Human Anatomy & Physiology The Integumentary System Chapter 6 By Abdul Fellah, Ph.D.
The Integumentary System • Functions of the skin and subcutaneous tissue • epidermis and dermis • hypodermis • thick and thin skin • skin color • skin markings • Hair and nails • Cutaneous glands • Skin disorders
Overview • Largest organ (15% of body weight) • Epidermis • keratinized stratified squamous epithelium • Dermis • connective tissue layer • Hypodermis • Thickness variable, normally 1-2 mm • dermis may thicken, up to 6 mm • stratum corneum layer increased • calluses on hands and feet
Functions of the Skin • Resistance to trauma and infection • packed with keratin and linked by desmosomes • acid mantle (pH 4-6) • Barrier to ultraviolet light • Vitamin D synthesis • Sensory receptors • Thermoreceptors through sweating • Nonverbal communication
Cells of the Epidermis • Stem cells • undifferentiated cells in deepest layers • Keratinocytes • most of the skin cells • Melanocytes • synthesize pigment that shield UV • Tactile (merkel) cells • receptor cells associated with nerve fibers • Dendritic (langerhans) cells • macrophages guard against pathogens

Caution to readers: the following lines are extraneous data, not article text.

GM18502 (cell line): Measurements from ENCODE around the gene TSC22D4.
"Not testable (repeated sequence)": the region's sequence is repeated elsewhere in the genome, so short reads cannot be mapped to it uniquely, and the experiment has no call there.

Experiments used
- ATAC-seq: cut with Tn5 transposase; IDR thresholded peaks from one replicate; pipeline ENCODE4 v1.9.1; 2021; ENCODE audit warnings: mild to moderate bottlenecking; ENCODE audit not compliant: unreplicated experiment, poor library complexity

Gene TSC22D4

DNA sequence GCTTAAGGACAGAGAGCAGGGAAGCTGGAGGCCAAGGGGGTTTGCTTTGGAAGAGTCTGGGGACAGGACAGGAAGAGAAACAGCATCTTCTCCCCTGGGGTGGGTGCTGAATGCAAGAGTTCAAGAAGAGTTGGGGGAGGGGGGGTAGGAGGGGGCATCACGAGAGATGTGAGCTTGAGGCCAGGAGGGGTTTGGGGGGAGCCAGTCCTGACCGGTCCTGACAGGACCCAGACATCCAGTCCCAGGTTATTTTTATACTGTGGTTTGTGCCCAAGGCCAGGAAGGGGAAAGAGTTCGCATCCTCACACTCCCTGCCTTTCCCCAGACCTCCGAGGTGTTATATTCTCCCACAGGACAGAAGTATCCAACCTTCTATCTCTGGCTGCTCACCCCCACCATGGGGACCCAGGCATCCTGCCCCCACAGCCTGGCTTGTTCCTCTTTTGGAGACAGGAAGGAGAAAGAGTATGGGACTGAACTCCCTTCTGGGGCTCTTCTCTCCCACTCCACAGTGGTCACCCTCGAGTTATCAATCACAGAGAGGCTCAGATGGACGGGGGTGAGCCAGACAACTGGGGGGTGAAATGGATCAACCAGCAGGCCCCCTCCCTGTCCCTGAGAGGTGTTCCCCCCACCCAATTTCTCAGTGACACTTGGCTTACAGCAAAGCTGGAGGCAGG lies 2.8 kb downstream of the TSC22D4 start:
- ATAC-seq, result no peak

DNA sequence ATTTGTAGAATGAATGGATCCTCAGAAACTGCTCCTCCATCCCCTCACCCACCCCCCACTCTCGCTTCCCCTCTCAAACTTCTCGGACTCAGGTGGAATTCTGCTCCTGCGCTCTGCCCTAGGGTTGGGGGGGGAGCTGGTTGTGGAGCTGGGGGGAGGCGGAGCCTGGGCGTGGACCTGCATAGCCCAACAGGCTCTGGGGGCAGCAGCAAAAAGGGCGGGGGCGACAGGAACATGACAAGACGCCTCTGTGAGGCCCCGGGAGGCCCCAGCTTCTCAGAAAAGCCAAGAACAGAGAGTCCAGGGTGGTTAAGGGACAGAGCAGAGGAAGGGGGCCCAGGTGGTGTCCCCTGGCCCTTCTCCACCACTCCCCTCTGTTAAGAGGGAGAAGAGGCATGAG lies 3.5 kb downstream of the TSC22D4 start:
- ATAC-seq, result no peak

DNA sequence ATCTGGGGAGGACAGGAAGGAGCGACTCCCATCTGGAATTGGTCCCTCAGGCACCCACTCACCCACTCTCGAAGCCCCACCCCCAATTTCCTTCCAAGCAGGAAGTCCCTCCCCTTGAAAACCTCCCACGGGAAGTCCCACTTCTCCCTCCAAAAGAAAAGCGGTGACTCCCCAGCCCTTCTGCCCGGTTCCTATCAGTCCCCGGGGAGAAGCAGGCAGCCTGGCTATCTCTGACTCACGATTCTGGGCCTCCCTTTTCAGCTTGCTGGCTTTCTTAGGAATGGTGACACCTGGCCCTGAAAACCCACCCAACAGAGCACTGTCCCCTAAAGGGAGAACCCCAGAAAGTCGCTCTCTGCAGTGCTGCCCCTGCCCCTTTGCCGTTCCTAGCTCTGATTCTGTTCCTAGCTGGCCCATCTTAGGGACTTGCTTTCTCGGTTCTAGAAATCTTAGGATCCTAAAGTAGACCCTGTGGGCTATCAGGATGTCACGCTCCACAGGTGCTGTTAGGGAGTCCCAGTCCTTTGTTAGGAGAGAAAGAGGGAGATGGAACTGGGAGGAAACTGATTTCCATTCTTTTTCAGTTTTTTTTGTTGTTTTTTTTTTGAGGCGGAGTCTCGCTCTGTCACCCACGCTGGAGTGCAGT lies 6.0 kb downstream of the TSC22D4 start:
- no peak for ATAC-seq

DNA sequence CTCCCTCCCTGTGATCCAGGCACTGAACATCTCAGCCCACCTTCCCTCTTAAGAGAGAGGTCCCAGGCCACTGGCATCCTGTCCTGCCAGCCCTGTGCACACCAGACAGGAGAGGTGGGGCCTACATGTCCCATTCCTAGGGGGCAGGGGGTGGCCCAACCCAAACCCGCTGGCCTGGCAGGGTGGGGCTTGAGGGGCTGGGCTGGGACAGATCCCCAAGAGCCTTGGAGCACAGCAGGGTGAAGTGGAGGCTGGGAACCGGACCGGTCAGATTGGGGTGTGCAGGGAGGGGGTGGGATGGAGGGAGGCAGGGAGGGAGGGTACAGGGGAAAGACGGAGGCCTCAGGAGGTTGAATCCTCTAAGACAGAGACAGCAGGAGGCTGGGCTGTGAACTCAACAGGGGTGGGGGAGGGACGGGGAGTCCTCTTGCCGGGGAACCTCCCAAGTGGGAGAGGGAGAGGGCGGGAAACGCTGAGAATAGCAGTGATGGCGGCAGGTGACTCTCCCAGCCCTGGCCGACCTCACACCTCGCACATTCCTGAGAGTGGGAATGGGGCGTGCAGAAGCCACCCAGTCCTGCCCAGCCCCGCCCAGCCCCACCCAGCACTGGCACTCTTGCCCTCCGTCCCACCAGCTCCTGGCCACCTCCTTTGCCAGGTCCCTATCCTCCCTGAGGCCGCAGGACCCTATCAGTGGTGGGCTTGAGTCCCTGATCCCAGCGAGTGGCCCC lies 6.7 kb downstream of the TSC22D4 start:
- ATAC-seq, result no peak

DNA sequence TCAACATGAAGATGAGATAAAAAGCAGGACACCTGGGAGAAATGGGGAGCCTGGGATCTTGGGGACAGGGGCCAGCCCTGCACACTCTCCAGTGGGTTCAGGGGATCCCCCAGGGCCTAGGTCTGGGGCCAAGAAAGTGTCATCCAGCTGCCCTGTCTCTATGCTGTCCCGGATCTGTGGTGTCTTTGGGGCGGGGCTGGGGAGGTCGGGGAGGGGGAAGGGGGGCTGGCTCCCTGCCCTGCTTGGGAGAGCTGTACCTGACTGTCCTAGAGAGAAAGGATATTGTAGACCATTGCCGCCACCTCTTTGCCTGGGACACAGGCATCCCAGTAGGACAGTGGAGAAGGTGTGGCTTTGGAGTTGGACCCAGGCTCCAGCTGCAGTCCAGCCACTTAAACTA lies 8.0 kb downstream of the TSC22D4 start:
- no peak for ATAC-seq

Stratum Basale • Single layer cells on basement membrane • Cell types in this layer • keratinocytes • undergo mitosis to replace epidermis • melanocytes • distribute melanin through cell processes • melanin picked up by keratinocytes • merkel cells are touch receptors • form Merkel disc
Stratum Spinosum • Several layers of keratinocytes • appear spiny due to shrinkage during histological preparation • Contains dendritic (Langerhans) cells • macrophages from bone marrow that migrate to the epidermis • 800 cells/millimeter2 • help protect body against pathogens by “presenting” them to the immune system